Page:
Avast has revealed the top 10 malware types putting Australian users at risk of having their personal data and money stolen and losing control of their devices.
The digital security and privacy company says Trojans and banking malware are the most prevalent threats in Australia, with Trojans making up 32.4% of threats targeting Windows and macOS devices and 42.7% of banking malware threats targeting Android devices.
"Trojans have long been one of the most common threats that Australians encounter, often spreading via email, file-sharing sites or illegal software," Avast Threat Intelligence director Michal Salat says.
"We want people to enjoy the internet to the fullest, instead of them having to worry with every click. We're therefore committed to continuously improving our threat detection capabilities."
Additionally, adware, which accounted for 19% of threats, spams desktop users with unwanted ads and, in some cases, can collect personal information, track the browsing history or even record keystrokes.
Furthermore, 9.3% of desktop threats found were file infectors copying malicious code into files to damage them or further spread through the system.
In contrast, Trojans at 23% and adware at 19.7% were among the most common threats to Android mobile users.
Avast also found that Trojans were the most common malware type encountered by desktop users globally last year, making up 28.9% of threats, followed by file infectors at 17.4%, and adware as the third most prevalent at 12.7%.
The most prevalent threats globally on Android devices are adware at 49.5%, Trojans at 25.9%, and droppers at 10.5%, which are malicious programs designed to install a virus on the target system and can be very difficult to detect.
The top ten desktop threat types Australian users encountered in 2021 also include droppers, password stealers, exploits, Remote Access Trojans (RATs), and worms.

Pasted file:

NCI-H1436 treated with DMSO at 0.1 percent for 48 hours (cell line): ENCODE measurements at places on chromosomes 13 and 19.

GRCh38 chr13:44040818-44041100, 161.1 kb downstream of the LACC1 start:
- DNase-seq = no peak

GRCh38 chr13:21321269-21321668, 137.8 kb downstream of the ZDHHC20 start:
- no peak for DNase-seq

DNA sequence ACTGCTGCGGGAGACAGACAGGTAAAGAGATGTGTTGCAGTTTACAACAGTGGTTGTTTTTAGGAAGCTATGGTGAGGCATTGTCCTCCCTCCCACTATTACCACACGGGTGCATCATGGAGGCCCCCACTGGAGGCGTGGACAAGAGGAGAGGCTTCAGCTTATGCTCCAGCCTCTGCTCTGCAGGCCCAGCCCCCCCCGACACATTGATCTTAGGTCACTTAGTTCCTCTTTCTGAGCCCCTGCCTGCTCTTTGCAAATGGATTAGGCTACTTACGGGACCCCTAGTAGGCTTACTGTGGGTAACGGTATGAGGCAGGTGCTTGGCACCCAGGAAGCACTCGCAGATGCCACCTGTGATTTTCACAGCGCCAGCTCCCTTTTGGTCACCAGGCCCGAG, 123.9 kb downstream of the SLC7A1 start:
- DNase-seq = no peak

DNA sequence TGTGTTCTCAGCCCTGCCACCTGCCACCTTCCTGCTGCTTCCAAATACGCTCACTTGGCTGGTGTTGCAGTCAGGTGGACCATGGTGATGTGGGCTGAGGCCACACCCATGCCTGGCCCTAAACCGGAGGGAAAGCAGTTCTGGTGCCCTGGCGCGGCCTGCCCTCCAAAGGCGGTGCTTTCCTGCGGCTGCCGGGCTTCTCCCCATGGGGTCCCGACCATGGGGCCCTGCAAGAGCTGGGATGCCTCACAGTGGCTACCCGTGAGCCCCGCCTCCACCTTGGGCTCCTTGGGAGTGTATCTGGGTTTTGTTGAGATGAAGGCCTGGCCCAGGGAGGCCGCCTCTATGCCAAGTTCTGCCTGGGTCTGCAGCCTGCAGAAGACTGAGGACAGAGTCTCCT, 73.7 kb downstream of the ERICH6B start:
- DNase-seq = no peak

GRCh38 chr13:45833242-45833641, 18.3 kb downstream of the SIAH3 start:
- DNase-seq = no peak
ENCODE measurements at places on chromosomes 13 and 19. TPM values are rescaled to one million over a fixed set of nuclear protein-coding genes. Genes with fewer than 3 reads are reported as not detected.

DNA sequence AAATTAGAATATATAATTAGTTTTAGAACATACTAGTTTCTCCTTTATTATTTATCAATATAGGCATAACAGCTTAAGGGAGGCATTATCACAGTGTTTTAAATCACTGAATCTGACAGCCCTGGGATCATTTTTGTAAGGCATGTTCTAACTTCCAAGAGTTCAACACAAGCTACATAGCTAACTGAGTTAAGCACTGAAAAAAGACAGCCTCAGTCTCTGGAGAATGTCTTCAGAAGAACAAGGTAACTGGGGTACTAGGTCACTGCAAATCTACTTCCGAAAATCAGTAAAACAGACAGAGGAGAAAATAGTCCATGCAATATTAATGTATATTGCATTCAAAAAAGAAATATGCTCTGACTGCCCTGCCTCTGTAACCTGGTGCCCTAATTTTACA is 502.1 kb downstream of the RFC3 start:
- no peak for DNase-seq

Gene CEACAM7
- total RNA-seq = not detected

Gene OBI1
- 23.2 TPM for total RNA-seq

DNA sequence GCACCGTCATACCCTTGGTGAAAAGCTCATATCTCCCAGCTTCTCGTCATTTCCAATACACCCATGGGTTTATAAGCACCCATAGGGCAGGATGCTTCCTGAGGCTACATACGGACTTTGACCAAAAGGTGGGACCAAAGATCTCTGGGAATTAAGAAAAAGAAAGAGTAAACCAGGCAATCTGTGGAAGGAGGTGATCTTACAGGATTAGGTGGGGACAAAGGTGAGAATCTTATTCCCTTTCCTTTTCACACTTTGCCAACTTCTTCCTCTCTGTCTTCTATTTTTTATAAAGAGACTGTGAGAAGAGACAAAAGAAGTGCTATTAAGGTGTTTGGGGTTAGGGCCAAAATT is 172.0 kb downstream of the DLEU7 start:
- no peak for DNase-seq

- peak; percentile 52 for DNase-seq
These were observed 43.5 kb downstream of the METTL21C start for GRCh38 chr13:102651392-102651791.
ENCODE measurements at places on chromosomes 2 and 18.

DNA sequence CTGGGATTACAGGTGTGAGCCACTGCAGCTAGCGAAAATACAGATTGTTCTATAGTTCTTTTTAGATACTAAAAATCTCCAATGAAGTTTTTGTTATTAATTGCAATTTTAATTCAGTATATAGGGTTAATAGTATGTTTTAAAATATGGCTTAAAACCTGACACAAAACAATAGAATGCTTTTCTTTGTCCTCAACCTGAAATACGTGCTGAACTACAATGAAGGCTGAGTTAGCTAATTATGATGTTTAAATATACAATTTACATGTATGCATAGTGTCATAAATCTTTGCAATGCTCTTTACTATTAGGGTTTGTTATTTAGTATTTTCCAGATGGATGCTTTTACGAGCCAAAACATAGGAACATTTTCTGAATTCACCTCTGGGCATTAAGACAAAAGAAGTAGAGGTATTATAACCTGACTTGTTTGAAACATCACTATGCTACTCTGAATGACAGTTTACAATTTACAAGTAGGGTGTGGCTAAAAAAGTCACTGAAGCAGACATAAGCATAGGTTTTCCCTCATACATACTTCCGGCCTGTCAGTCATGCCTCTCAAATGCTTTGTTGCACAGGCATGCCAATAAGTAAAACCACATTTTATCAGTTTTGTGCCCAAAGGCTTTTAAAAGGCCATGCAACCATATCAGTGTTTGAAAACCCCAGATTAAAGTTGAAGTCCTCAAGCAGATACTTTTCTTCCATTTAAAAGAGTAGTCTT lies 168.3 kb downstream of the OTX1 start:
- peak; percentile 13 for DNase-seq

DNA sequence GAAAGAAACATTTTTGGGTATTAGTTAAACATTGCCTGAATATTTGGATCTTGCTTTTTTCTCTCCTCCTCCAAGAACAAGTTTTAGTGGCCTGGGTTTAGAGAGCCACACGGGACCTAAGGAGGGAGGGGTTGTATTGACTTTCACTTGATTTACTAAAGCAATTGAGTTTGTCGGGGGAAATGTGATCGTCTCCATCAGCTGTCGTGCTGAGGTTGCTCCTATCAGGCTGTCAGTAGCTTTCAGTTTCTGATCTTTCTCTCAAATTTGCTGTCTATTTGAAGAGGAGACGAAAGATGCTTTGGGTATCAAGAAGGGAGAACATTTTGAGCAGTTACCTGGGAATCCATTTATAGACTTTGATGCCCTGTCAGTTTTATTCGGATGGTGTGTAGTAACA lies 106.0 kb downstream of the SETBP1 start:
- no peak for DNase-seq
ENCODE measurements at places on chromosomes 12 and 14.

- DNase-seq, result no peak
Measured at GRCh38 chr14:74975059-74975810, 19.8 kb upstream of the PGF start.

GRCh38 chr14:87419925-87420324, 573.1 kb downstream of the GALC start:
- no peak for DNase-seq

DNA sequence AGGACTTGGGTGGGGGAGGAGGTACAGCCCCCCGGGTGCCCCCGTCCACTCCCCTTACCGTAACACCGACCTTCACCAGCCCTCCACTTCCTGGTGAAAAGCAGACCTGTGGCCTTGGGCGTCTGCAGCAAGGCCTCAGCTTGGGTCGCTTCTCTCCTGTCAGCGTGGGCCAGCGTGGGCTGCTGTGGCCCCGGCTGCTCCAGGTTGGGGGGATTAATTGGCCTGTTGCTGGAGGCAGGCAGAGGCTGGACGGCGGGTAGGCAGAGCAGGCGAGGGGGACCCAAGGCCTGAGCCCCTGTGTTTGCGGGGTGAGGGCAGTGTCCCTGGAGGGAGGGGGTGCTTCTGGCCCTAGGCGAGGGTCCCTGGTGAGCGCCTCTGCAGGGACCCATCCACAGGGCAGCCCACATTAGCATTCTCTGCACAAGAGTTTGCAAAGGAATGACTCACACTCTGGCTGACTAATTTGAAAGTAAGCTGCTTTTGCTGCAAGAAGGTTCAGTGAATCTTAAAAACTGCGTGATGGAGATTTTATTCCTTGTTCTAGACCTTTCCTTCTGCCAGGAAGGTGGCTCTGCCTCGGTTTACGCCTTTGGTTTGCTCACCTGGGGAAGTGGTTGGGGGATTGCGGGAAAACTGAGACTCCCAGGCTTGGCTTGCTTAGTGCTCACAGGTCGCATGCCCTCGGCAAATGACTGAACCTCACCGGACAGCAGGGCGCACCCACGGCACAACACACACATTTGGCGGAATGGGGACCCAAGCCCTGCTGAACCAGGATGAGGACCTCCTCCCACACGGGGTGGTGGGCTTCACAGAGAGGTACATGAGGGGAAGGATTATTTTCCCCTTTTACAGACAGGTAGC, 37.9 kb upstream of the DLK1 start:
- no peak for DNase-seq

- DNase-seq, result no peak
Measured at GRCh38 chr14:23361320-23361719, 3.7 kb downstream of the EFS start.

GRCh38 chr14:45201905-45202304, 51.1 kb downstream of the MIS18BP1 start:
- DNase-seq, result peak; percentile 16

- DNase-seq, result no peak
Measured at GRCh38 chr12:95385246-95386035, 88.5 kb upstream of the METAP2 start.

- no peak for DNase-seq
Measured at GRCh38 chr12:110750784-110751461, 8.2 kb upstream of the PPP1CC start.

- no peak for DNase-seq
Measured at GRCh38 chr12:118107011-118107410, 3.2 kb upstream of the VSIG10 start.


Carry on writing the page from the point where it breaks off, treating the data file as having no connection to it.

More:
This news from Avast comes after the company announced in January that a new firewall would be packaged with its latest free and premium product updates for Windows.
The company says the firewall features strong protection from data leaks, spoofing attacks, and malicious devices scanning for open ports on the user's PC.
"Research conducted for our Digital Citizenship Report showed that since the start of the pandemic, the internet has become even more important for two-thirds of 18-44-year-olds, and for about half of older generations around the world," Avast chief product officer Vita Santrucek says.
"As our world is becoming more digital, people's privacy can be at risk on many levels, often simply by connecting to a public or local online network.
"The complexity of threats today can make it difficult for people to keep up and understand how to protect their digital lives best.
"We have bolstered our core Avast Antivirus product with a free Firewall to make it easier for people to keep their online lives secure."
Avast Free Antivirus' threat detection and performance is top-rated by a number of the world's independent test institutions, such as AV-Test, AV-Comparatives, SE Labs, and VB100.
It was also named "Top Rated-Product 2020" by AV-Comparatives, and achieved the highest score out of all vendors in AV-Comparatives' anti-phishing test in July 2021, with 96 out of 100 points.